March 11, 1941 WW2: Thinly slicing US 'neutrality,' the US Congress passes the Lend-Lease Bill, which enables Britain and her Allies to borrow money to buy additional food and arms. A time limit is placed on the operation of the act -- until June 1943. A motion originally passed in the House forbidding US warships to give protection to convoys of foreign ships is defeated. Also to be allowed are transfers of ships to other countries solely on Presidential authority without reference to Congress.

March 16, 1941: The Kriegsmarine loses two of its most successful U-boat commanders, Kretschmer (U-99) and Schepke (U-100) to British escorts from convoy HX112.

March 17, 1941: The HMS Vanoc utilizes Type 286 radar—able to detect surfaced U-boats—for the first time to detect and sink U-100.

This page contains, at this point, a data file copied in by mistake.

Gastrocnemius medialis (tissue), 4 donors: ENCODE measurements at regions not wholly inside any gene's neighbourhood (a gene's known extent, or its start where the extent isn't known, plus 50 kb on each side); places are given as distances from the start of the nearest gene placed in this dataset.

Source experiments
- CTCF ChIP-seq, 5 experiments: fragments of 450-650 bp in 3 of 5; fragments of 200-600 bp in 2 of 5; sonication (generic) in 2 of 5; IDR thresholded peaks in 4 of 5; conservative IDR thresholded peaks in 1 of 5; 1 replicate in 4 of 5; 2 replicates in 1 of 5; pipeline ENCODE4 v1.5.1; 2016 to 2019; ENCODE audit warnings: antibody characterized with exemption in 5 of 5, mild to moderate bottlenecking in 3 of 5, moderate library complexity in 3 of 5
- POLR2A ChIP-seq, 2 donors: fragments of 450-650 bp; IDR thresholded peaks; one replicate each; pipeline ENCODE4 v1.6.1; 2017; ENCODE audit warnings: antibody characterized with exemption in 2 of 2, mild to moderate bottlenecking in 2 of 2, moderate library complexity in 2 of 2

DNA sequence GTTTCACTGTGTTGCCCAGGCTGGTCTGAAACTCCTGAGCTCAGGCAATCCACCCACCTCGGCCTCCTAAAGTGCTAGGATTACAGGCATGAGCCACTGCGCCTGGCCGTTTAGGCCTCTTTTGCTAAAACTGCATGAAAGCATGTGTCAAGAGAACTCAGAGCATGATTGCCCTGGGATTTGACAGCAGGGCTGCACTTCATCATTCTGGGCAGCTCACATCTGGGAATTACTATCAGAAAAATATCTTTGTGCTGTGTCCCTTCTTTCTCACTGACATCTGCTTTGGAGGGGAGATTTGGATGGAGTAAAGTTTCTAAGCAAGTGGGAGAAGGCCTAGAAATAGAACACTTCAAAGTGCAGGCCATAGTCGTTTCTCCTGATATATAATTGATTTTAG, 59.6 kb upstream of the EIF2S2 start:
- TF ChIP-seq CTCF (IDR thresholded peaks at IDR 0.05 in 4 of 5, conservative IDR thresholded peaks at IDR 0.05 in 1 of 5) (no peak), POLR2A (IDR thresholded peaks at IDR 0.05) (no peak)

March 18, 1941: Notes from a meeting between Raeder and Hitler:

Japan must take steps to seize Singapore as soon as possible, since the opportunity will never again be as favorable (whole English fleet contained; unpreparedness of USA for war against Japan; inferiority of US fleet vis-a-vis the Japanese). Japan is indeed making preparations for this action, but according to all declarations made by Japanese officers she will carry it out only if Germany proceeds to land in England. Germany must therefore concentrate all her efforts on spurring Japan to act immediately. If Japan has Singapore all other East Asiatic questions regarding the USA and England are thereby solved (Guam, Philippines, Borneo, Dutch East Indies). Japan wishes, if possible, to avoid war against the USA. She can do so if she determinedly takes Singapore as soon as possible.

March 19, 1941: Churchill forms the 'Battle of the Atlantic' committee in order to afford the highest level of co-ordination against the U-boat menace.

March 19, 1941: From official notes of the German naval war staff: